Can Obsidian approximate this functionality with plug-ins? Mostly. Pretty much. Sort of. But you won’t get this level of functionality out of the box, and it certainly won’t be implemented with as much elegance, and that counts for something.
I love Logseq’s Rock Solid Sync
Support Logseq for as little as $5.00 a month (as one should, if one is going to be a serious user), and, in addition to access to insider builds, you get their rock-solid sync service.
Even with Logseq open on three devices (MacStudio, MacBook Pro, and iPhone), my notes always remained in sync, almost in real time. The only time I lost information due to a syncing issue was my own fault. (I’d inadvertently put my Logseq graph in a folder that was also being synced by iCloud, which caused conflicts.)
Of course, in my own experience, Obsidian’s sync service ($4.00 a month for early birds, $8.00- $10.00 per month otherwise) is also flawless … but, for most people, costs more.
I Like Logseq’s More Minimal Default Interface
Logseq’s default writing environment is sleek, with few text labels or controls to draw the eye. By contrast, Obsidian’s environment, which allows users to bolt on as many panels and controls and widgets as they can stand, gets busy pretty quickly.
If you’re looking for a visually quieter place to think and compose, Logseq can provide this from day one, with no tweaks, themes, or plug-ins required.
(One can achieve the same thing in Obsidian, but it takes a bit of theming and tweaking.)
What I felt Logseq Lacked
Logseq lacks a Version 1.0
It’s a standard practice these days to allow apps (even those in use for years!) to remain “in beta.”
Betas allow users immediate access to certain features while also providing creators with valuable feedback they can use refine their app further. There comes a point, though, where the beta label begins to feel less like a status and more like a way of life.
Lately, almost every other time I launch Logseq, it demands my email address and password. I’ve also seen odd things on screen, like sidebars that obscure content because they refuse to collapse. These behaviors are pretty clearly bugs.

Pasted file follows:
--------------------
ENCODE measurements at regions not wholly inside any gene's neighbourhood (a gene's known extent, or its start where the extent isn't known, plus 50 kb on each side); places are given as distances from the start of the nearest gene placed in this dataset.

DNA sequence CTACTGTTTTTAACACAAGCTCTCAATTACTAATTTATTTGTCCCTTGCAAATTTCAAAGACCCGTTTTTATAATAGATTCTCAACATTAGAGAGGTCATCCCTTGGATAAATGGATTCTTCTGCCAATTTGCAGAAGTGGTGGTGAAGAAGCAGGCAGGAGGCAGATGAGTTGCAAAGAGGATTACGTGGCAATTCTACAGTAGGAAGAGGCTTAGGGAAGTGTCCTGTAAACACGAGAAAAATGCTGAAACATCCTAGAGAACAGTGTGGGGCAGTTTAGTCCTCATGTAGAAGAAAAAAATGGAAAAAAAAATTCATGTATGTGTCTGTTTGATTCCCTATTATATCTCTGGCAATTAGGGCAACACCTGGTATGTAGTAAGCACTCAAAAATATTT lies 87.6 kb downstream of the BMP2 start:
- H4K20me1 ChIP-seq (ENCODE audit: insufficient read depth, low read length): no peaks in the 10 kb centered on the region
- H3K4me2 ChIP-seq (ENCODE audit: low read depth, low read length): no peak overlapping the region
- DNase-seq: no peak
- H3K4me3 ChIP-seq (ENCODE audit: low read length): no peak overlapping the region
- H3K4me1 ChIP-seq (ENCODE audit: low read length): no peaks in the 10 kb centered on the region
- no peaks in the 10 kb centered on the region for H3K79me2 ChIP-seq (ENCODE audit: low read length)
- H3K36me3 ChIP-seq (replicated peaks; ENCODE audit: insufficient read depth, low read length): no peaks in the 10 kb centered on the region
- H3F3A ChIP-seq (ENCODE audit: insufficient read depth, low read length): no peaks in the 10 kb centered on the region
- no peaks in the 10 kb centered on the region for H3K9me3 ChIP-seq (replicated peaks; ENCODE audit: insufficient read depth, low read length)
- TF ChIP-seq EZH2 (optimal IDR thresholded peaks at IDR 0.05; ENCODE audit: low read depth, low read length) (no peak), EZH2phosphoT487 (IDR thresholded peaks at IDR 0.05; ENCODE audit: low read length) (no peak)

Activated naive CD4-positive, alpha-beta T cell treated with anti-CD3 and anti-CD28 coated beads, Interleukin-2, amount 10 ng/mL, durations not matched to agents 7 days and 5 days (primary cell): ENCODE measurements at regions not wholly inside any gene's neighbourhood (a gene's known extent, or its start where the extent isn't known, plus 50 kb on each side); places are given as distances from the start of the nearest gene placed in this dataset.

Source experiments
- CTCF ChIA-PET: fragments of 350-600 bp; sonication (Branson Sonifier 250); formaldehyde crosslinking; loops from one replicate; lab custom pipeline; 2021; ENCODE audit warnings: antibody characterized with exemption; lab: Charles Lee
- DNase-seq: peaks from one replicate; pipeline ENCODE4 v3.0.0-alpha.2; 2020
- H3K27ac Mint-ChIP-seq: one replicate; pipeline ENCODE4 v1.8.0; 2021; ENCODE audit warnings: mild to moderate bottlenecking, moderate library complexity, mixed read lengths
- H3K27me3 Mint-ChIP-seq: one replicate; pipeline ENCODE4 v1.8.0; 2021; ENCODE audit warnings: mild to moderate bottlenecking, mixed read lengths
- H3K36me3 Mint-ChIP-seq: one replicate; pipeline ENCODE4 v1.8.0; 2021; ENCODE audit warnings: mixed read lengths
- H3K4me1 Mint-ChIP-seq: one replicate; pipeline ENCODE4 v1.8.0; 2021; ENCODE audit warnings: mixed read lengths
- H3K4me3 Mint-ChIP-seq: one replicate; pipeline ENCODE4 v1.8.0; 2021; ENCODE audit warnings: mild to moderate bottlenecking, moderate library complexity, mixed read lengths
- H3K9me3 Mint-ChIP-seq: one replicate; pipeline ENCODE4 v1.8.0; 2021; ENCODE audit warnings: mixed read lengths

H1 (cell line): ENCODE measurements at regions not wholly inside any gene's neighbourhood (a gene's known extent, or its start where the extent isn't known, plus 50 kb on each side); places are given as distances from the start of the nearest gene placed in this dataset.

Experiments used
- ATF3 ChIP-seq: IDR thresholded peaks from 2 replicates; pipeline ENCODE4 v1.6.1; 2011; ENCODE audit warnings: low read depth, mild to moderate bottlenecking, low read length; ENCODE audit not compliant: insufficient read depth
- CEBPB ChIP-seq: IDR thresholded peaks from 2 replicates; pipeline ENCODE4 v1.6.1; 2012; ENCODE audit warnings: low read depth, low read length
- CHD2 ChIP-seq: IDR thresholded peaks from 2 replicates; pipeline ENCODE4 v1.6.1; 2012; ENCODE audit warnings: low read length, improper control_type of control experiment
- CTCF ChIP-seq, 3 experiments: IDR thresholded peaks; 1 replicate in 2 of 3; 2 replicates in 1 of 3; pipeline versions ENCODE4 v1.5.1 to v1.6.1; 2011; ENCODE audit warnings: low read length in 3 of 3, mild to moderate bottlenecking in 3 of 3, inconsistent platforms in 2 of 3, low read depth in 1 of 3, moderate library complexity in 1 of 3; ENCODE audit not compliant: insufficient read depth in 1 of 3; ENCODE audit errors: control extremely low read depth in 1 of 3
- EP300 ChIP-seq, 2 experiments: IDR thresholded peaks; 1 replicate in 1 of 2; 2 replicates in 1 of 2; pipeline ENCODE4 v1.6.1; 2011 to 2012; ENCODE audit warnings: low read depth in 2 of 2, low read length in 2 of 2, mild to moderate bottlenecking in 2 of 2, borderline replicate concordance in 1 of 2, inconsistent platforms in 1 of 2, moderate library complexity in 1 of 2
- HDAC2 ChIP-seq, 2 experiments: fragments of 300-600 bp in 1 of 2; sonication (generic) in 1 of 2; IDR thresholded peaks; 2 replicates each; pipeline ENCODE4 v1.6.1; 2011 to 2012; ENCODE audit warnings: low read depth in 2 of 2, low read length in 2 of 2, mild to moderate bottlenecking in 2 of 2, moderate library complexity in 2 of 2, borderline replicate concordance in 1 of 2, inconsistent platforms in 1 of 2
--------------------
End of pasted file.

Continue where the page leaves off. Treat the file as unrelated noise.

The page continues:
Because Logseq remains in beta, expectations are that these things will happen from time to time. Developers have supplied plenty of places to report them, from social media accounts to Discord communities. But bug reporting fatigue is real, and especially when one has serious work to get done, pausing to report yet another bug can eventually seem more of a chore than a privilege.
My stance on this surprised some dedicated Logseq users, who respond by
a) saying, “It’s in beta? What do you expect?” and
b) noting that bugs can creep into any major or incremental release — not just betas.
All the same, my experience with Logseq these last three months led me to add “The app should not be in beta” to my list of conditions I use to filter potential new PKM apps. Going forward, to protect my notes’ integrity, I’ll set my FOMO aside and wait for version 1.0 before seriously considering an app.
Logseq Lacks an Elegant Long Form Writing Environment
I’m a writer by trade. When I’m not writing blog posts that are far longer than they ought to be, I’m writing scripts, non-fiction books, and novels.
For me, this is where Logseq’s primary strength — its power as an outliner — can also be a weakness. I don’t like writing long form work in an outliner, which, to me, seems better suited for capturing brief bullet points than long paragraphs of text.
Further, when I output text to send to a publisher, I don’t want to have to go through the extra step of stripping out the bullets (or, especially in non-fiction books, finding a way to indicate which portions of the book should employ bullets and which should not).
As this video demonstrates, Logseq can be tortured into resembling a more conventional long form writing environment (in this case, iA Writer). That’s fine — but I’d prefer my outlines be outlines and my documents be documents without having to toggle between modes.
If Logseq offered a way to mark certain notes as bullet-free long form documents and other notes as block-based outlines, this issue would be resolved! But, as I’ve discovered, merely suggesting this possibility can upset certain purists in the Logseq community. (More on this later.)
Features both Logseq and Obsidian Lack
Frankly, if you’re thinking of moving from Obsidian to Logseq (or vice-versa) for either of the following purposes:
- Accessible and comprehensive native task management